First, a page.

First played in Methley in 1863 it is reported that in those days Methley had two cricket teams, Methley Moorhouse and Methley Gentlemen, presumably one team played at Moorhouse and the other team possibly played at the brickyard field, later the club was to adopt the name of Methley Victoria.

The two fields I suspect, were on the flatland adjacent to the river with the grass cropped probably with the use of goats or sheep, the brickworks field was most likely situated on the flat field to the front of Green Lane.

The cricket club relocated to its present Little Church Lane ground about 1874 and has played in the lee of St Oswalds Church in its archetypal village setting to the present time.

In his excellent book’125 NOT OUT !’ Ron Wolfenden a former Chairman of the club has produced a comprehensive and thoroughly researched record of the playing, the characters and the behind the scenes action. Ron charts progress from the formation of the club, through the two wars right up to the clubs tilt at the Rothmans Village Championship final at Lords the HQ of cricket. He has been able to gather some rare photographs and other material enabling him to demonstrate the evolution of the club from a small league village side to a highly competitive outfit in a more challenging league.

My memories of the club start as a teenage spectator in the early 1950s, like many of my friends I found the run rates a bit hard on the patience and the side a tad predictable. However, the midweek Knock Out competitions where each player got two overs and batsmen had to retire at 25 – well that was something else. Wheatleys Rhubarb Slashers, The Junction, Savile Pit top, Castleford RU, The Commercial and others – this was great entertainment both for contestants and spectators alike – plenty of run outs, a good few sixes, a big crowd and 3 pence if you got to carry the blackboard round the field advertising the next game.

Its still pleasing for all to see, after their later visit to Lords, when they came back having won the trophy this time how progressive and successful the club have become. However at the same time I wonder why in the past so many lads who had the talent and the ability at school never went on to play league cricket for Methley after school. Well done to such as Stuart Micklefield, Mick Smart, Steve Bell, Bernard Richardson and others who were at the root of this conversion. Indeed well done to those who have, in developing the grounds and club helped create the right conditions to achieve the playing improvements that have been secured.


Methley United – Post War

The side was highly successful during the 1950’s under the management of Haydn Duggan, and were able to attract talented players from outside the village. Big tough matches could be guaranteed against Altofts, Swillington and East End Park both home and away.

A number of the players progressed into league football – Colin Ahearne went to Mansfield, the Longbottom twins went to Queens Park Rangers there were others but probably best known was Bernard Ward who had trials at Leeds United.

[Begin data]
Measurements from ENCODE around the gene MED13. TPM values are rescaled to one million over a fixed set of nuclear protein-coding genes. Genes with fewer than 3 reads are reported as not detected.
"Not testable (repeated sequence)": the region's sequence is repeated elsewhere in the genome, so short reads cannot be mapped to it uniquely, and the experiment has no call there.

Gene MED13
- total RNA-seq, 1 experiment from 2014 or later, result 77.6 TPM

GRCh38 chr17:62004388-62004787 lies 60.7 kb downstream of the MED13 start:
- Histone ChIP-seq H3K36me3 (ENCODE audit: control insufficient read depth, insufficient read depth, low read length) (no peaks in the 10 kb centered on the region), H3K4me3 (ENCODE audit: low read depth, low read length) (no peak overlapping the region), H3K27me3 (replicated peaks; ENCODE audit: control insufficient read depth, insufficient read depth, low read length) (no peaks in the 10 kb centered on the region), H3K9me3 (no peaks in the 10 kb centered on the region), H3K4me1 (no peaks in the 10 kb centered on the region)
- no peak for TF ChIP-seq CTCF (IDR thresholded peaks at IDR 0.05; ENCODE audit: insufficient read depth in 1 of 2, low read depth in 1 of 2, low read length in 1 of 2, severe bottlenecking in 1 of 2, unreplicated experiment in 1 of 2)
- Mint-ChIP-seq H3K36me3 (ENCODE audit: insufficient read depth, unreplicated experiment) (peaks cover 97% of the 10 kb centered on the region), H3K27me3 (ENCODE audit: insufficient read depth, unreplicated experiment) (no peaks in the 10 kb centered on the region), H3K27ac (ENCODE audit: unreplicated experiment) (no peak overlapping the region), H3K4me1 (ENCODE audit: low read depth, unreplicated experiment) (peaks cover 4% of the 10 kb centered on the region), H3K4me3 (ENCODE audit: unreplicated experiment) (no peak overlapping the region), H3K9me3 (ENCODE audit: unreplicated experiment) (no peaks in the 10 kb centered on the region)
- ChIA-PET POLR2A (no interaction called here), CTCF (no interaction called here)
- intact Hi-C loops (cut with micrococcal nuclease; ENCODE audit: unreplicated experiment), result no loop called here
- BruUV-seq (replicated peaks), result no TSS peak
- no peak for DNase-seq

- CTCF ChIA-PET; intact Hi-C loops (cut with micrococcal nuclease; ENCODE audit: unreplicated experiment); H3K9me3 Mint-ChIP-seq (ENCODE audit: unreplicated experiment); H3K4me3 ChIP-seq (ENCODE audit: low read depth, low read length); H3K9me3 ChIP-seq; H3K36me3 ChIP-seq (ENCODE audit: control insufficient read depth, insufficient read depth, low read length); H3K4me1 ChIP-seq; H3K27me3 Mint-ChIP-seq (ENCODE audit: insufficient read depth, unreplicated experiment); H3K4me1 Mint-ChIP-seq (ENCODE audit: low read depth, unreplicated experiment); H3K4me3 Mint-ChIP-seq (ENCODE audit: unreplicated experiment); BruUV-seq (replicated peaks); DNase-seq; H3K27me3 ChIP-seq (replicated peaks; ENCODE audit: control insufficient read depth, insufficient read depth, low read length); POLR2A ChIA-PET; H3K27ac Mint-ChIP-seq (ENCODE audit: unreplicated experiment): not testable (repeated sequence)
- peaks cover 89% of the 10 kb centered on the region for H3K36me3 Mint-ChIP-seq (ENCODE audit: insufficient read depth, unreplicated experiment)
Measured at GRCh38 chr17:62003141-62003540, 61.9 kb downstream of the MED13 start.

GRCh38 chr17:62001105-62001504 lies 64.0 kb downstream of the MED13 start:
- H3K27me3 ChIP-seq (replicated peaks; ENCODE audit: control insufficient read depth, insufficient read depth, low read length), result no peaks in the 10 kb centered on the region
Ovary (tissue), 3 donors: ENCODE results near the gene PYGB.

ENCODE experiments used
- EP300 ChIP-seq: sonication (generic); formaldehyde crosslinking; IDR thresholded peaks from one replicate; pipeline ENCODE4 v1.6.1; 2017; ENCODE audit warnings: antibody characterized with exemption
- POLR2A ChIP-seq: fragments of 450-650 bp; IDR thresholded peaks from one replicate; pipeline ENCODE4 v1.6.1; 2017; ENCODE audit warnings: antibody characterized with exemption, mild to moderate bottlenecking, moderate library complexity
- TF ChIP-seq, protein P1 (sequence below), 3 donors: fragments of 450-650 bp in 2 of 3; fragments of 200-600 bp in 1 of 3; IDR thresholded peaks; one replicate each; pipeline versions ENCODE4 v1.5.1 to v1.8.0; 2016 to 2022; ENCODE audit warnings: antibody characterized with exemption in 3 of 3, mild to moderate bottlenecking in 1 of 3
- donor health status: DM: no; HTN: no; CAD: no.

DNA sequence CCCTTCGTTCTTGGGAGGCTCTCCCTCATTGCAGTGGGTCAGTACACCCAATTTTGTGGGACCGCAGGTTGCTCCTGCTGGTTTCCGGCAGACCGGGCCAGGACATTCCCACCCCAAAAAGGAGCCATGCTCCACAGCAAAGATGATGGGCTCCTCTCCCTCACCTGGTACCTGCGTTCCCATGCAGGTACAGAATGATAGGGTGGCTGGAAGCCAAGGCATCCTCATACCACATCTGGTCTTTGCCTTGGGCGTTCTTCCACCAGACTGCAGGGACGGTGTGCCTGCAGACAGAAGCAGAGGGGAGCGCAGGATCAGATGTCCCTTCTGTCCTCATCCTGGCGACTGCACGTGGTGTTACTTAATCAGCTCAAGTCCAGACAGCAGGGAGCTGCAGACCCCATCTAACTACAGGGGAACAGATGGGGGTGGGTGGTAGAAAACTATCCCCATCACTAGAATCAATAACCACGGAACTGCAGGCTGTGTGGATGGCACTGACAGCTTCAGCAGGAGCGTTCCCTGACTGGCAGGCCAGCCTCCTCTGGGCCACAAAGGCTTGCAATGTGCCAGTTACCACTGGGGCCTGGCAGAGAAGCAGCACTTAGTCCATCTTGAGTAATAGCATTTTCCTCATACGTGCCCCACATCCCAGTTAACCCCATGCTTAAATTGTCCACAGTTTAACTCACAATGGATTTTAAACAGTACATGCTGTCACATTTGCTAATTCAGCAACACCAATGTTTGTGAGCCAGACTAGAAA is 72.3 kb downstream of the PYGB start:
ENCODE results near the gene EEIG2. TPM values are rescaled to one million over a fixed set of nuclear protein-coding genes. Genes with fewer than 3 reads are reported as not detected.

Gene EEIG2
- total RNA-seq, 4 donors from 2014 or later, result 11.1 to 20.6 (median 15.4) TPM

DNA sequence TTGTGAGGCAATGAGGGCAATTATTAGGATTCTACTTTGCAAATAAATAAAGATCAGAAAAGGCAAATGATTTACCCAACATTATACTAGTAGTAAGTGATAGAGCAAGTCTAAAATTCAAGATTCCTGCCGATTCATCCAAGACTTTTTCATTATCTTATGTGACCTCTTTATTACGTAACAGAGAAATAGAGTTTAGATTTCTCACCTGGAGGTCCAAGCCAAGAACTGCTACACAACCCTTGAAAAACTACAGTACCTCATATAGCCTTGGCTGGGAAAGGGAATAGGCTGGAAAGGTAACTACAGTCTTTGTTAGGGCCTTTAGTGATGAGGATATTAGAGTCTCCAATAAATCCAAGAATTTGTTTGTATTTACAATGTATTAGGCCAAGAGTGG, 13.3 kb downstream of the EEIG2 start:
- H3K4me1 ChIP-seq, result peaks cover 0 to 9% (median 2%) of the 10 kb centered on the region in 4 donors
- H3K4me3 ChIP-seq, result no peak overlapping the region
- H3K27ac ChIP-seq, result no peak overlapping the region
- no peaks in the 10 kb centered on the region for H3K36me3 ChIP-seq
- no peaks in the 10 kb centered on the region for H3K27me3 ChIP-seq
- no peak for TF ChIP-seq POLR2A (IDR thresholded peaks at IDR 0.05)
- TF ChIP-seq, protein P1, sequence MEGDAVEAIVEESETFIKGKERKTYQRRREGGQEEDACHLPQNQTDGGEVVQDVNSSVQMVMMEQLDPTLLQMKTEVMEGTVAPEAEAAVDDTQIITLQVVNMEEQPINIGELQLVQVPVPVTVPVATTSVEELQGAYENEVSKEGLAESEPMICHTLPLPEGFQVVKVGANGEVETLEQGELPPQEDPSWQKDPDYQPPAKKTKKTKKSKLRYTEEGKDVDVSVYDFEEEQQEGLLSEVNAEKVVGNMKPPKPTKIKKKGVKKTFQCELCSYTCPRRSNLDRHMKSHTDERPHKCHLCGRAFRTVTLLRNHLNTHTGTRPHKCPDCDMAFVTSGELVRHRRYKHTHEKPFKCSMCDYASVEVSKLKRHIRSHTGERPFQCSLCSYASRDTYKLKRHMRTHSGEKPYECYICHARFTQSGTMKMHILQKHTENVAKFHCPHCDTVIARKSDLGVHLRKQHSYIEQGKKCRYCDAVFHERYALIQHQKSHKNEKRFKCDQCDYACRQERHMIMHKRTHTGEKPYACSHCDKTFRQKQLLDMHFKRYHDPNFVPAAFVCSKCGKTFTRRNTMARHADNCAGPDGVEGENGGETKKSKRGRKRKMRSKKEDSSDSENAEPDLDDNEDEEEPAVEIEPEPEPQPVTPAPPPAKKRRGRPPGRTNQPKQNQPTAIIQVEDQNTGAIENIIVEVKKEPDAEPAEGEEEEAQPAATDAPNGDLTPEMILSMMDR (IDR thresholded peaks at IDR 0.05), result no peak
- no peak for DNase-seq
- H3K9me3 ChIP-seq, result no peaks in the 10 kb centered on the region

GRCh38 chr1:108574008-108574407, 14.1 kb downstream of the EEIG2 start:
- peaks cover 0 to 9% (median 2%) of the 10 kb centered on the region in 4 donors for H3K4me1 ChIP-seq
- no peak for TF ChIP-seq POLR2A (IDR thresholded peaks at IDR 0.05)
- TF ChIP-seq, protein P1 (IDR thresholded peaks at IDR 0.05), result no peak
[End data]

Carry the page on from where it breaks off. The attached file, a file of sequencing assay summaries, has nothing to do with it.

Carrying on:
Attached is a copy of a certificate Bernard won on selection for the Yorkshire County team.

20th Century Social

Football Methley Perceverance

Methley Perceverance played in the Yorkshire League during the 1920’s and were league winners on two occasions during that decade.

Yorkshire League Final Table 1923-1924

P            W        D          L         F         A         Pts

1   Methley Perseverance                                                          34         24         6          4         84       24         54

2   Frickley Colliery                                                                    34         22         8          4         96       41          52

3  Bradford Park Avenue*                                                         34        22         5          7          96       38         49

4  Monckton Athletic                                                                  34        17         8          9           71       41         42

5  Altofts West Riding Colliery                                                 34        17          5        12          67       47         39

6  Halifax Town*                                                                         34        16          6        12         65        56         38

7  Brodsworth Main                                                                    34        15          7        12         62        65         37

8  Leeds Harehills                                                                       34        15          5        14          51        54         35

9   Wakefield City                                                                        34        15          5        14          51        54         35

10  Castleford & Allerton                                                            34       13          7        14           51        52        33

11  Harrogate                                                                                 34       14          3        17           69       73        31

12  York City*                                                                                34       10          9        15           36       58       29

13  Bentley Colliery                                                                      34       10          8        16           46       56       28

14  Fryston Colliery                                                                     34        10          6        18           40      60       26